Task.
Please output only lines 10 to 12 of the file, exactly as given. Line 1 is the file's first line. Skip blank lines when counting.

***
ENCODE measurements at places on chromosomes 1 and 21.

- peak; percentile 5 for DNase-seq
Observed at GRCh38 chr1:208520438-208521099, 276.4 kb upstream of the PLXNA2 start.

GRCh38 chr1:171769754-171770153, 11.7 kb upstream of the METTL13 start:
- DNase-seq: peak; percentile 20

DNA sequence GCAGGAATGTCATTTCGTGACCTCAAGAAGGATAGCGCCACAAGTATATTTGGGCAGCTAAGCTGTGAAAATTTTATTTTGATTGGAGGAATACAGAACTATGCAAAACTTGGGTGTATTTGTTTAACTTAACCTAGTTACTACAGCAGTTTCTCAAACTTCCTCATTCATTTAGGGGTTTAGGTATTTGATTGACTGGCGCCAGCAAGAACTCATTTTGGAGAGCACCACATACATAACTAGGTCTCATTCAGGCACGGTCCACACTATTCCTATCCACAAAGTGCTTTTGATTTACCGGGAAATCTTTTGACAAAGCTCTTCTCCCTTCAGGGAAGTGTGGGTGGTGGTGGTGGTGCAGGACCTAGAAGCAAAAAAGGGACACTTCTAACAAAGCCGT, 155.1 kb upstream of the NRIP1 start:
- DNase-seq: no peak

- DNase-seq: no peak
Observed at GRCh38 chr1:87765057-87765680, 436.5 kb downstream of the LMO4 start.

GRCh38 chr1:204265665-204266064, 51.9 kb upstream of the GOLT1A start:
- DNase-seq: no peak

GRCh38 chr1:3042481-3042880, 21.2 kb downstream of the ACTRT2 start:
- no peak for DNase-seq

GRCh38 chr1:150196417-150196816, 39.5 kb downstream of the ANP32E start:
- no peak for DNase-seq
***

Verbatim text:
GRCh38 chr1:204265665-204266064, 51.9 kb upstream of the GOLT1A start:
- DNase-seq: no peak

GRCh38 chr1:3042481-3042880, 21.2 kb downstream of the ACTRT2 start: